More Bad News on Ed Jew - Residency Questions - What Next?

Dear Everyone;

Not so good news on Ed Jew and did he really live in district 4? What next?

Ron Getty
SF Libertarian

S.F. supervisor is investigated over question of city residency
Law required him to live in District 4 for at least 30 days by the time he filed for his board seat
Wyatt Buchanan, Robert Selna, Cecilia M. Vega, Chronicle Staff Writers
Tuesday, May 22, 2007
The San Francisco city attorney opened an investigation Monday into whether Supervisor Ed Jew meets the residency requirements to hold his west-side board seat, as new information emerged raising questions about the rookie lawmaker's claim to reside at a house on 28th Avenue in the city's Sunset District.
Jew filed to run for District 4 supervisor on Aug. 11, 2006, and won a surprise victory three months later for the Board of Supervisors post, besting candidates backed by the mayor and other elected officials in the contest for the open seat.
To qualify to run, Jew, a Chinatown flower shop operator and real estate investor, was required to have been a domiciled resident of District 4, which encompasses the Sunset District, for at least 30 days by the time he filed to become a candidate.
But city officials familiar with utility service at the 28th Avenue house that Jew claims as his primary residence say water to the home had been shut off since March 2006 and the service wasn't started in Jew's name until Sept. 11, 2006 -- 60 days after he would have been required to live there.
Moreover, water usage figures for the property since then are at odds with what would be expected if Jew had been using the home -- in the 2400 block of 28th Avenue -- as his permanent residence.
Jew has been under intense scrutiny since Friday, when FBI agents carrying out a criminal investigation unrelated to the residency questions searched his City Hall office, his flower shop, the home at 2450 28th Ave. and another residential property in Burlingame where his wife and daughter reside.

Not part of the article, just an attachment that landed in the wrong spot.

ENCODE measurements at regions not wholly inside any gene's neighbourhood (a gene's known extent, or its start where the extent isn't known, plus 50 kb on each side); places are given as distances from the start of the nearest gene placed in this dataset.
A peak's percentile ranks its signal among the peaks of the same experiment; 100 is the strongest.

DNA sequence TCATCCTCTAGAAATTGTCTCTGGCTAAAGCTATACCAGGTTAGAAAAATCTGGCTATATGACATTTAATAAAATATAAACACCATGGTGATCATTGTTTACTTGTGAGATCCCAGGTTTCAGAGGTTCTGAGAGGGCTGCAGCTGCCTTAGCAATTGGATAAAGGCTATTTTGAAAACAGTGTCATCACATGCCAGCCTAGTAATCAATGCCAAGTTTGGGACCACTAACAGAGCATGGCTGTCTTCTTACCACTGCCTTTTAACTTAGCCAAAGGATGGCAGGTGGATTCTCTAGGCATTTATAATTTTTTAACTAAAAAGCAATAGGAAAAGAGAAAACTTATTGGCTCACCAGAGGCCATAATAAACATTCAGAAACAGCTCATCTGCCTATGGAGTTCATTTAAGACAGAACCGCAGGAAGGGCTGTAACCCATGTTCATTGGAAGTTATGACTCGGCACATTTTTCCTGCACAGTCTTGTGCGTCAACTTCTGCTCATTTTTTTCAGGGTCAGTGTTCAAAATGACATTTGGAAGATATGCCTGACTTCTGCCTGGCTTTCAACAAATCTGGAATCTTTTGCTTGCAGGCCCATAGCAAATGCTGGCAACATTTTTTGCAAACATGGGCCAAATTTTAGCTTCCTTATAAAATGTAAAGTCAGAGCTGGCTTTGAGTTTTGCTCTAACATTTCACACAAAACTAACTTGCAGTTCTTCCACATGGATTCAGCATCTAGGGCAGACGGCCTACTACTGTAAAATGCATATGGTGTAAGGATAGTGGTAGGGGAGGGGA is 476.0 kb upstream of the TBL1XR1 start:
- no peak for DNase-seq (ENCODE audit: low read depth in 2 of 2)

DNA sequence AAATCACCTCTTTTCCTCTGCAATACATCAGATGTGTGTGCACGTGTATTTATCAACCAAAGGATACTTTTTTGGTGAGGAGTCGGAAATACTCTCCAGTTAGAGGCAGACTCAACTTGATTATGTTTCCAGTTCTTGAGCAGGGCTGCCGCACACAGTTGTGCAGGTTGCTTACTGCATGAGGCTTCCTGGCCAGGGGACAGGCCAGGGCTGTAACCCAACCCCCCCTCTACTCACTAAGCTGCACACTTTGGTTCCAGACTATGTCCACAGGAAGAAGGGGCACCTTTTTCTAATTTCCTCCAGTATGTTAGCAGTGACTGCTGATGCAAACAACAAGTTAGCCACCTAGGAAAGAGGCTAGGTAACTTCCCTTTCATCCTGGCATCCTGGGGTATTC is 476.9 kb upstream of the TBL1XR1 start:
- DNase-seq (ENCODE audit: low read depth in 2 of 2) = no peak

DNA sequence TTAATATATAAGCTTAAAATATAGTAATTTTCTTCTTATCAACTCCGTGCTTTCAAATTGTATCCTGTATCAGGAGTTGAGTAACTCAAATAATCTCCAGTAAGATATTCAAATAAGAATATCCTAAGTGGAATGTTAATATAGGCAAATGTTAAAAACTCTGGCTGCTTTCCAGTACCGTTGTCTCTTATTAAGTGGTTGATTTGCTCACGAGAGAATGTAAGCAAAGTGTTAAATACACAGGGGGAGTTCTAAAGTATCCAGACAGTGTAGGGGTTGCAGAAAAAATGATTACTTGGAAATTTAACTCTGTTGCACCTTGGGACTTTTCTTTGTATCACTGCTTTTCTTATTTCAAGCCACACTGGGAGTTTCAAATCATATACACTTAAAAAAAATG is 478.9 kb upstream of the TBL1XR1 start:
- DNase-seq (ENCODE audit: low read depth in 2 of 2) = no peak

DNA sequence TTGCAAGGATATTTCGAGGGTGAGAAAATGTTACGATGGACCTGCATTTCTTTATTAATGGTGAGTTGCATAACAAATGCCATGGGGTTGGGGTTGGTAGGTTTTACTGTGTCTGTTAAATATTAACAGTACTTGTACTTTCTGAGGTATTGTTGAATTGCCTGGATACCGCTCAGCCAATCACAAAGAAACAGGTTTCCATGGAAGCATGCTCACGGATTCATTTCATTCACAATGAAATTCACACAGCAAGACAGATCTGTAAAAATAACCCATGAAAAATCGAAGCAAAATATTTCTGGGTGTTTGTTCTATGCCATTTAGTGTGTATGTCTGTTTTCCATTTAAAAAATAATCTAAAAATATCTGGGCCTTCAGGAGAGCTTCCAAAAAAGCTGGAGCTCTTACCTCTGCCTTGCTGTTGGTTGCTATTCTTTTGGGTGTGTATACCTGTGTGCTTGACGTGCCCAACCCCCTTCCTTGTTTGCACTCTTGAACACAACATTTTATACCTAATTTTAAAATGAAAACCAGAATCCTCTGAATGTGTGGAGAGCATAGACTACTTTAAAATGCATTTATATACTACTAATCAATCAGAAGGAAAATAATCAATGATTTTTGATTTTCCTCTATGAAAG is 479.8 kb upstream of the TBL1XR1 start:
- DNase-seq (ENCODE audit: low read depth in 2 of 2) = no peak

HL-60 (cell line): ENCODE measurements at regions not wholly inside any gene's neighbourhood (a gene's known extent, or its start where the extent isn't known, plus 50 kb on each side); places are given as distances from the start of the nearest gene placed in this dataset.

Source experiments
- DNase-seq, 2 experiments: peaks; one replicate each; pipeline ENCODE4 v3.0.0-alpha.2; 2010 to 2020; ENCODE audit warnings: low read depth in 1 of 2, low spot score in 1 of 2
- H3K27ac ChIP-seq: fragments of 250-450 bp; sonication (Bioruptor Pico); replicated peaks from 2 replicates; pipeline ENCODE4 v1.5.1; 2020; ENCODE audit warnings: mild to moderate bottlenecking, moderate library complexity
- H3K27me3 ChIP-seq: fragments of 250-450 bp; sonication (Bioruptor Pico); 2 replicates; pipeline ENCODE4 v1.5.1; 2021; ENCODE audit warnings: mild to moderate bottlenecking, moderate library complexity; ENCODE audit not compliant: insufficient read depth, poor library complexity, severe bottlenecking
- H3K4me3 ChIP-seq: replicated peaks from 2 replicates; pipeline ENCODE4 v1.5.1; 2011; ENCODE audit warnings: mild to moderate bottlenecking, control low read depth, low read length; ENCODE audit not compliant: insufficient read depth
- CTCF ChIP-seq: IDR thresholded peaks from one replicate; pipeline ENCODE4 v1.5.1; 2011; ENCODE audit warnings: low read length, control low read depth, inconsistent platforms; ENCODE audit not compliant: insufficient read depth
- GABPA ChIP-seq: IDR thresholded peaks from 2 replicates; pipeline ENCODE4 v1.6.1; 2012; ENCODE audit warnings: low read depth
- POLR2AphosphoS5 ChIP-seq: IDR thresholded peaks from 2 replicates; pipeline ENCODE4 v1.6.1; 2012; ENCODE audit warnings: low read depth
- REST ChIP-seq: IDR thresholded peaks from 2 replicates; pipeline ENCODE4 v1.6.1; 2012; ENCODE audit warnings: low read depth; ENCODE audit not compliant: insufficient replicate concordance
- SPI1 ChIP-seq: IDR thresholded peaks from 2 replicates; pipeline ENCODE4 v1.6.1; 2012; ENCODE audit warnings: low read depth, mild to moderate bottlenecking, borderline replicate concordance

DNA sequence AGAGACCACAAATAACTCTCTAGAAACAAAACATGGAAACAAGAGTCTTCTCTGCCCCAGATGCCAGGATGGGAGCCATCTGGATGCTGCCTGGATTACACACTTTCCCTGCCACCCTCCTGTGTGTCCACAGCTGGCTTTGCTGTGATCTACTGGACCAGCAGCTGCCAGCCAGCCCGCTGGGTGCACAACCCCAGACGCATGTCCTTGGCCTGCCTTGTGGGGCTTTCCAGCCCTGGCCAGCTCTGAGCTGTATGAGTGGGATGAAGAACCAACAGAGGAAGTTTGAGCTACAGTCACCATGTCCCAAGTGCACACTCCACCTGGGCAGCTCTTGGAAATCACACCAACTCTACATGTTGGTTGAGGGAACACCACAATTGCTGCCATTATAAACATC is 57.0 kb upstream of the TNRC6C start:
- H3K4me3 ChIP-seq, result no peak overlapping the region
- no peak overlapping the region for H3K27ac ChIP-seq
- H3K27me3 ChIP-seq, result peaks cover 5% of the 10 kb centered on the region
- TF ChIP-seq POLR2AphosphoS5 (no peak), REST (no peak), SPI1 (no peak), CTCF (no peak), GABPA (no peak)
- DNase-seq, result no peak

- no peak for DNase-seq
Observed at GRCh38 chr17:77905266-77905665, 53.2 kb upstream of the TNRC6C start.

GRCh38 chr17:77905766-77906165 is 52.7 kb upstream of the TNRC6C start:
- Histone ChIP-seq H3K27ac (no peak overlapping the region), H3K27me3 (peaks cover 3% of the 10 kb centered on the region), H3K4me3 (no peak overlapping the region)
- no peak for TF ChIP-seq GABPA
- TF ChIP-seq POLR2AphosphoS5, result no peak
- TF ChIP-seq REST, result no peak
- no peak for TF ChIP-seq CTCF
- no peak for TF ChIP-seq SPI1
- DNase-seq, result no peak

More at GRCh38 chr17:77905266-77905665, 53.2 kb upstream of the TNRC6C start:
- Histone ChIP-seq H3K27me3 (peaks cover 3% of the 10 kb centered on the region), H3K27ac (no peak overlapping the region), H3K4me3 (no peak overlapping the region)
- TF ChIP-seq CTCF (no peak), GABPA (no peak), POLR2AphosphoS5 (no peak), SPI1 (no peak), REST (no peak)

Neighbors told Chronicle reporters seeking information on the FBI investigation that the house on 28th Avenue had been vacant for an extended period and that they rarely saw Jew coming and going there.
Jew, his City Hall legislative aides and a lawyer representing him in connection with the criminal investigation did not return messages seeking comment for this story.
The criminal investigation focuses on $40,000 Jew accepted from businessmen who face problems obtaining permits to continue operating Asian fast-food restaurants in District 4.
Nobody has been charged with a crime in the FBI investigation, but Jew could be forced to answer questions in connection with the city attorney's probe of his claims to reside on 28th Avenue.
"One of the fundamental underpinnings of a representative democracy is that elected officials represent the area that they come from," said Board of Supervisors President Aaron Peskin.
"Without commenting on the allegations that have surfaced, the notion of district elections is the notion that districts should be represented by people who come from the community."
Public records show that Jew owned a house in the 2100 block of Roosevelt Avenue in Burlingame until 2001, when he transferred the deed entirely to his wife, Lorene Jew, who is known as Lisa.